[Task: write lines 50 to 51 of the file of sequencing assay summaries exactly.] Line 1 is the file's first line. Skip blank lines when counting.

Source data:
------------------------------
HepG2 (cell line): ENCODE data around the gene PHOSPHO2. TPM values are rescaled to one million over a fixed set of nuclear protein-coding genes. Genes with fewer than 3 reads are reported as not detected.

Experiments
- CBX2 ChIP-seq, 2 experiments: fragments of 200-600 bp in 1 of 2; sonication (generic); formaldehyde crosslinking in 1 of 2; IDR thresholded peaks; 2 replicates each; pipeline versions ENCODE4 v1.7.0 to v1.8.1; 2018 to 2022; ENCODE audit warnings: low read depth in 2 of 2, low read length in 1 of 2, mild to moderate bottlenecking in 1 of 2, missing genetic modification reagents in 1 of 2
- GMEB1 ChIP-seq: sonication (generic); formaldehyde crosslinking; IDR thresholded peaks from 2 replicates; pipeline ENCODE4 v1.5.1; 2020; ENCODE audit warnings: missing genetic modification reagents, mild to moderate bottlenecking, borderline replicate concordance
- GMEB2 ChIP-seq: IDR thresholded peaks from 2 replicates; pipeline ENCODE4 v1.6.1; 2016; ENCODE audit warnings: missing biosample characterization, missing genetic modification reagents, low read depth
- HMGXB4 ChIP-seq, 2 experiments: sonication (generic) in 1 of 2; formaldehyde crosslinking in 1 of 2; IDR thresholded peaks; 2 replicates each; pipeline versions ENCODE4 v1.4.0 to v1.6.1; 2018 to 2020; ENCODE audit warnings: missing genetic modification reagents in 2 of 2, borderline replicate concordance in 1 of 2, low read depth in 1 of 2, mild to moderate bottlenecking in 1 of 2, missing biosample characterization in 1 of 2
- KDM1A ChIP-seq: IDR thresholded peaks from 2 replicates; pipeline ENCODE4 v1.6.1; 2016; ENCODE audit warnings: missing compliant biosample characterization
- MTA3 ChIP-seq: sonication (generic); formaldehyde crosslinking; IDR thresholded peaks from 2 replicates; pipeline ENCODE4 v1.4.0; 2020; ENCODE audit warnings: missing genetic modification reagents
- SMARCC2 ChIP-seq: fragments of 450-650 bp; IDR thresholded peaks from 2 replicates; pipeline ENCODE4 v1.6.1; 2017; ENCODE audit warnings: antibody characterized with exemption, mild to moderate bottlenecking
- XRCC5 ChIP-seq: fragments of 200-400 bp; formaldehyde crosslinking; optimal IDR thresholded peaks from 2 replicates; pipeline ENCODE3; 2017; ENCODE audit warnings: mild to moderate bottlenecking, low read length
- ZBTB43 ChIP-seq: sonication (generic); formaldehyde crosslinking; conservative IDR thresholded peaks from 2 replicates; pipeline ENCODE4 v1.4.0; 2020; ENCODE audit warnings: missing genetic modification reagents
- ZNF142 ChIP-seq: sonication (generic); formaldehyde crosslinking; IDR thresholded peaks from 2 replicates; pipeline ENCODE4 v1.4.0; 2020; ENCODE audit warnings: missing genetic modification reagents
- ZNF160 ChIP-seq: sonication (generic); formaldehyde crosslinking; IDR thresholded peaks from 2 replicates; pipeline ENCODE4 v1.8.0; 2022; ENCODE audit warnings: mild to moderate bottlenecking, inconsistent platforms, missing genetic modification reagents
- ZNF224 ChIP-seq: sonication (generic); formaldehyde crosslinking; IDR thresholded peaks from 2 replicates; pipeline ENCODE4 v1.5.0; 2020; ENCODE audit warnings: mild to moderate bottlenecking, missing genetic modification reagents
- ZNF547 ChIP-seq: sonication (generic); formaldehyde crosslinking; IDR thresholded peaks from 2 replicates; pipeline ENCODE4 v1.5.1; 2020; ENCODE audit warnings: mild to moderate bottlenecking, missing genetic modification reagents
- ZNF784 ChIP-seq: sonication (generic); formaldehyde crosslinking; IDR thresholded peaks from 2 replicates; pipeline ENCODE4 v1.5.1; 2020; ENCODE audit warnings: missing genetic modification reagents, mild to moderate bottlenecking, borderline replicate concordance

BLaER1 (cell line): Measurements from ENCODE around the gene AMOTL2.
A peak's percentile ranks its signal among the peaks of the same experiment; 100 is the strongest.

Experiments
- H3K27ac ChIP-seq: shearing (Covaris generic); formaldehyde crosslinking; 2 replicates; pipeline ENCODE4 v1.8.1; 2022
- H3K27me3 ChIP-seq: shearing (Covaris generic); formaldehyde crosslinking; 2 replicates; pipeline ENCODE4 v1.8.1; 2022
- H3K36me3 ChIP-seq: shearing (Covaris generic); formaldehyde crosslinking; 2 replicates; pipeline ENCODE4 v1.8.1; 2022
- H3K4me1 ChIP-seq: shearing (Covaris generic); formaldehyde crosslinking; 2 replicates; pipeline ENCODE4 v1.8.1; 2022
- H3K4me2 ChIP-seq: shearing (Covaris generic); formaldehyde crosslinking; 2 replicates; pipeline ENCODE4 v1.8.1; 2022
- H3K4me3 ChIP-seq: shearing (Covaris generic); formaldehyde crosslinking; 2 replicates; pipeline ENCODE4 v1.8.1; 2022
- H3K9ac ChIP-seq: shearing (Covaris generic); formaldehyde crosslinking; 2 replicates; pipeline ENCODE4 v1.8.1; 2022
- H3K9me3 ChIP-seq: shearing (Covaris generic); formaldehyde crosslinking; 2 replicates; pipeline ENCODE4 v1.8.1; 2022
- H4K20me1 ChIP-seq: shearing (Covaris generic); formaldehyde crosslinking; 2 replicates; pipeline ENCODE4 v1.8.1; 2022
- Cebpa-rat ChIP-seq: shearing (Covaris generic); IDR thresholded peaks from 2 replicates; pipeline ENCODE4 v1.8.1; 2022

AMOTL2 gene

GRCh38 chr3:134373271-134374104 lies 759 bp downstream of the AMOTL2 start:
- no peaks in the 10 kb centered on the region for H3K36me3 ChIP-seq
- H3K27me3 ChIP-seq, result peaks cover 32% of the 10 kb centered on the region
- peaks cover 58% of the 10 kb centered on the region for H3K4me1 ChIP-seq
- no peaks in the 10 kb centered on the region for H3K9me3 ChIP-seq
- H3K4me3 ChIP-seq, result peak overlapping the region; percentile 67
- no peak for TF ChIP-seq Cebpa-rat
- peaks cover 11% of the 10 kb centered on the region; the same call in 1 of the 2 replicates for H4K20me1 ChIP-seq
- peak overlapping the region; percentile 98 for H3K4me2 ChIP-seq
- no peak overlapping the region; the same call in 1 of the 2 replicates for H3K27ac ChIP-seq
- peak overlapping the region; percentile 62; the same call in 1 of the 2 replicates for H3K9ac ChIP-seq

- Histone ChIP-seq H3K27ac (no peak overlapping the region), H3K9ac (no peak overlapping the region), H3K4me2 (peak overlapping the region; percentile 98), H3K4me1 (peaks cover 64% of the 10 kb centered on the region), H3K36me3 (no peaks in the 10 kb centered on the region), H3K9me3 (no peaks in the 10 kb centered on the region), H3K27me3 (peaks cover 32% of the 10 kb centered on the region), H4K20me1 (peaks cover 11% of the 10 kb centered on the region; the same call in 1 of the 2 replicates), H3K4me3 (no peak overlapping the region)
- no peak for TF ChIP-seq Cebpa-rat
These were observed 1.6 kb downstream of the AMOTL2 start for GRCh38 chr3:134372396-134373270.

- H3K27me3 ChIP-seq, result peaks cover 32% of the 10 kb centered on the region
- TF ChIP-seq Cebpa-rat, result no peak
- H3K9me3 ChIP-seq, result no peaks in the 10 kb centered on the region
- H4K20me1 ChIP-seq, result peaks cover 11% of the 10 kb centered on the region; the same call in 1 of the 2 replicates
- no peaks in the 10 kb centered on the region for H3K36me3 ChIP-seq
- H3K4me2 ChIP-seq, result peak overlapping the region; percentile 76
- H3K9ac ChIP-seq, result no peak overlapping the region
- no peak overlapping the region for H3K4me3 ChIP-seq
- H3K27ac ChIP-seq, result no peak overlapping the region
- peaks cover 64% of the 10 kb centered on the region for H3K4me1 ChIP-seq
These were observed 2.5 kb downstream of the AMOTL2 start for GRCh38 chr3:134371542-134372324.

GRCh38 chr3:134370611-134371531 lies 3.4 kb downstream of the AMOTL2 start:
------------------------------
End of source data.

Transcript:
- H3K4me2 ChIP-seq, result peak overlapping the region; percentile 76
- H3K9ac ChIP-seq, result no peak overlapping the region